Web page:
The trade deals are expected to increase exports, attract foreign investment, and offer new opportunities for Vietnamese economic growth.
Unlike previous FTAs that focused on trade and commodities, the free trade agreements Vietnam has signed or completed negotiations on this year have a wider coverage not only in goods, services, and intellectual property, but also in state-owned enterprises, public procurement, customs, sustainable development, and non-commercial issues.
For instance, once the EU-Vietnam free trade agreement takes effect in 2018, more than 99% of tariff lines will be removed; Vietnam’s GDP will likely gain an additional 0.5%; and exports will increase up to 6% each year.
The biggest opportunity offered by FTAs is to expand markets thanks to tax reductions and removal of trade barriers to deal with the current limited purchasing power and Vietnamese enterprises’ competitiveness shortage.
Former Minister of Trade Truong Dinh Tuyen said, “We have set a target of earning about US$20 billion from garment and textile exports. But when we participate in FTAs, our earnings can reach US$40 billion.
That amount of money means many new jobs. Farm produce is also a promising area once Vietnam can export agricultural items to TPP markets, because we won’t have to compete with major exporters like Thailand and India.”
Recently many foreign groups in garments and textiles, fibers, leather footwear, and wood processing have expanded their existing projects in Vietnam as a way to welcome new investment flows offered by FTAs. And the world’s leading corporations have invested in high-tech production like computer microprocessors and smart phones.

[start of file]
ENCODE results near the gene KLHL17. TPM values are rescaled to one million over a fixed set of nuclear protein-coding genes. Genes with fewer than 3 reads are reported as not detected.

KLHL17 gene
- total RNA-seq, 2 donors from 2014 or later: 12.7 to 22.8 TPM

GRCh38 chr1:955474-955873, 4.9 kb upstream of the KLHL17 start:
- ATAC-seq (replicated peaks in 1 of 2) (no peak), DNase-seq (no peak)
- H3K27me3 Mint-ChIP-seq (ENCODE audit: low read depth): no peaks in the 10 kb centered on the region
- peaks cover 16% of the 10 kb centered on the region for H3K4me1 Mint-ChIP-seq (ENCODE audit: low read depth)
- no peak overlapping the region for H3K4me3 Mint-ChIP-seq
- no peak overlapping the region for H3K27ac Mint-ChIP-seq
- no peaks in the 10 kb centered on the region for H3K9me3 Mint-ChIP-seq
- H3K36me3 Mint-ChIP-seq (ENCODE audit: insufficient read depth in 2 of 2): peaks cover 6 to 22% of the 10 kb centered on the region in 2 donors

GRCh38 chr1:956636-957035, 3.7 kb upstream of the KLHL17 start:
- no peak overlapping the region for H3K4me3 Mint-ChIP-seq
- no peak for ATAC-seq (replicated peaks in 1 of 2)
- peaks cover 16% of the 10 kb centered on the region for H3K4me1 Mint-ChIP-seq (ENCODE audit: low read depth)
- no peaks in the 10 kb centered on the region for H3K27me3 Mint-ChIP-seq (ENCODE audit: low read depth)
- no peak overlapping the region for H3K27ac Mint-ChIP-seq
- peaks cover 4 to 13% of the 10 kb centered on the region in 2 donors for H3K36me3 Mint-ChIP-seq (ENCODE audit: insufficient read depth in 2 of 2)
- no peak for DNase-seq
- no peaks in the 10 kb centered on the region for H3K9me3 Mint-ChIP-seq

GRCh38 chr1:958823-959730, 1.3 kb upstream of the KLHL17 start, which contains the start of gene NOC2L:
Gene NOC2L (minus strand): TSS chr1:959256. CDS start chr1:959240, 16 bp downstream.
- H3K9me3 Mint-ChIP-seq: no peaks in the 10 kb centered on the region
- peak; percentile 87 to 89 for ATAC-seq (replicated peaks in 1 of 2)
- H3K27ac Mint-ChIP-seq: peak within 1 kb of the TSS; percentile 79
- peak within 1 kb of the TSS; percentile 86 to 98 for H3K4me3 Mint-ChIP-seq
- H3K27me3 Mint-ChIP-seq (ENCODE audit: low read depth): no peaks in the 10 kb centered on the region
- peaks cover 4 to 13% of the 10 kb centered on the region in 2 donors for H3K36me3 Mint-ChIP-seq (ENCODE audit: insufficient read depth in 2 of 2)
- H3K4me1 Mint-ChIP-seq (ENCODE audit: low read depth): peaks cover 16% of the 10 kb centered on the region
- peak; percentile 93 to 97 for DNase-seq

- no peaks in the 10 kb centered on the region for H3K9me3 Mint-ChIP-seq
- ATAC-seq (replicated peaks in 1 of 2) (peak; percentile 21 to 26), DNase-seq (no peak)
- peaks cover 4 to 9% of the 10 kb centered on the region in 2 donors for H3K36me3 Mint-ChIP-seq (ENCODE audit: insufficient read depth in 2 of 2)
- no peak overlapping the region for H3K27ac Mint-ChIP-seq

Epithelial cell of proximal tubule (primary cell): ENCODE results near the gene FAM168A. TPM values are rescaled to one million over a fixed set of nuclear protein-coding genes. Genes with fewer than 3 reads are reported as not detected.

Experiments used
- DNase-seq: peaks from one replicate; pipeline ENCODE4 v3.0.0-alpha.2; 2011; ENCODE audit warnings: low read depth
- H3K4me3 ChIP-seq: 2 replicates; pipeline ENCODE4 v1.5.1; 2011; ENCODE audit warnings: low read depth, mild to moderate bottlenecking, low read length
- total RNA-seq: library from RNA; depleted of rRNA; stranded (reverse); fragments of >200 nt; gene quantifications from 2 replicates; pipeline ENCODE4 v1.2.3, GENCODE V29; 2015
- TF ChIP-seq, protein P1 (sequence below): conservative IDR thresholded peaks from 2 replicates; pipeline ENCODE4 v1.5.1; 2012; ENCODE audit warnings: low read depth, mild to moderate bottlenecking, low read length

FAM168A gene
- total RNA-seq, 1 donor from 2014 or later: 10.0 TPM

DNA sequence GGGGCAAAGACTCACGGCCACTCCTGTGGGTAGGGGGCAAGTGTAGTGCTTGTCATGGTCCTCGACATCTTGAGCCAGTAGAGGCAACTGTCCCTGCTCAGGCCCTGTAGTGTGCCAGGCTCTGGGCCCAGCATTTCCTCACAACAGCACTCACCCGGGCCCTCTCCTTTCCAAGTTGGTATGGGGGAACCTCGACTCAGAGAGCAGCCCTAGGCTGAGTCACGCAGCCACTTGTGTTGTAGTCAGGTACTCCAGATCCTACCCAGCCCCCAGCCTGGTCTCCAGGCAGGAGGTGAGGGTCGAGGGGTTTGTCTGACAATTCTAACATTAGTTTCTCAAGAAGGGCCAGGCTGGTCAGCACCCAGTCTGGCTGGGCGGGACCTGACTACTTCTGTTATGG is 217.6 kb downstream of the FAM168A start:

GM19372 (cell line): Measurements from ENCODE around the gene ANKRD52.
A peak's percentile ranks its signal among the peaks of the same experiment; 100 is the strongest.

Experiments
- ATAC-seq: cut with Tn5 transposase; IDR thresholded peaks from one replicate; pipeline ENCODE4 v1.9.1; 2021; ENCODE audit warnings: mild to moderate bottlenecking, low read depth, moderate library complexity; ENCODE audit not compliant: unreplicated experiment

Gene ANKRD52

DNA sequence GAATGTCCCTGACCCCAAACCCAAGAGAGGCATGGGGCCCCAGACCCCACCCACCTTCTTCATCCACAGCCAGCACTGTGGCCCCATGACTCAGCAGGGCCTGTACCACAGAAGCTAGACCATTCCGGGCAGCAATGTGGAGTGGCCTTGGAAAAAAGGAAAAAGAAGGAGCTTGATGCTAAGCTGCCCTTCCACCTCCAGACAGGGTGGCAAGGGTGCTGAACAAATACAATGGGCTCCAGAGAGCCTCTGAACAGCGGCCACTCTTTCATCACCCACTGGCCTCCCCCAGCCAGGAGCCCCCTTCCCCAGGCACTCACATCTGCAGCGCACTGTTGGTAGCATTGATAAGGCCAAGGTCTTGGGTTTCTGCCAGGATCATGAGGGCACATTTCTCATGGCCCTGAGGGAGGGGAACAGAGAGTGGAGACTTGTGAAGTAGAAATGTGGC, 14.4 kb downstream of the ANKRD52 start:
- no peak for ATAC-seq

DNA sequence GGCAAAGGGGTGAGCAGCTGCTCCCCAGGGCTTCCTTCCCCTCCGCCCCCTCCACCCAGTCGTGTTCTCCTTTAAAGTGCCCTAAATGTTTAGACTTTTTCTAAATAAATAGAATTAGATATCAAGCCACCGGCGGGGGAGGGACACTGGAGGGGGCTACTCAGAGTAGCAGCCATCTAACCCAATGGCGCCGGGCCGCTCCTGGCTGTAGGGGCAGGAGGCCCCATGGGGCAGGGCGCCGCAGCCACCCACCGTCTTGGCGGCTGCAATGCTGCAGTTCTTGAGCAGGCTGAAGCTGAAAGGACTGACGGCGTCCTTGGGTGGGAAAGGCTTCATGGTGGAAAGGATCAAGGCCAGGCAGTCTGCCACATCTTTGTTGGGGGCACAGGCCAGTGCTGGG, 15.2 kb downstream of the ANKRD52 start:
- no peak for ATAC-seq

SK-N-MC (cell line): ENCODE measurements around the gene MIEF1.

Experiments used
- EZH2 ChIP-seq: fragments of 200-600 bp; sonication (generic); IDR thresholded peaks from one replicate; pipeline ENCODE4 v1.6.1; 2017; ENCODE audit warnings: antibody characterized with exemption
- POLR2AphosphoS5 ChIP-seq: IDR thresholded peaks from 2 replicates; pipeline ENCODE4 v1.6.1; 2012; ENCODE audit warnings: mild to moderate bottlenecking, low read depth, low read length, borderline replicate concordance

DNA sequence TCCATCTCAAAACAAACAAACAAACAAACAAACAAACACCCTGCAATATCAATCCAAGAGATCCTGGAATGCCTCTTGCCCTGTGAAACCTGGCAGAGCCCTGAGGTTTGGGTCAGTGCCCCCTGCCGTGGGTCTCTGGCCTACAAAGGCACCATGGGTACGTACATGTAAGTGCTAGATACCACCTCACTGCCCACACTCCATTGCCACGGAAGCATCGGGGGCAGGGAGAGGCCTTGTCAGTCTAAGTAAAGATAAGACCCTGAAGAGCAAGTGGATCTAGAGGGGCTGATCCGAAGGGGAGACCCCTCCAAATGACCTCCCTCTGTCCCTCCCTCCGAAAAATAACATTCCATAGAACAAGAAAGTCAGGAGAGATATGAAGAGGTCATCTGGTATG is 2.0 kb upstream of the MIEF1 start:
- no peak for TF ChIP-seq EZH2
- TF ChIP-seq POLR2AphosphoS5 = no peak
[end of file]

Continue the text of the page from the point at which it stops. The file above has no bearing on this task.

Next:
According to Nguyen Ngoc Hoa, Deputy Director of Ho Chi Minh City’s Department of Industry and Trade, “the signing of FTAs will open new opportunities for the Vietnamese economy.
In particular, the TPP deal will help Vietnam restructure its export market and reduce its reliance on markets in East Asia, China, and ASEAN which account for up to 60% of Vietnam’s export revenue and 75% of its imports.”
The free trade agreements to which Vietnam has been and will be a signatory require a comprehensive reform, specifically market-oriented economic reforms, one of Vietnam’s strategic breakthroughs, according to Minister of Industry and Trade Vu Huy Hoang.
Hoang added, “The advantages and benefits brought by FTAs will play an important role in Vietnam’s international integration, and economic restructuring in line with growth model renovation. The agreements will help Vietnam raise its profile in the international arena.”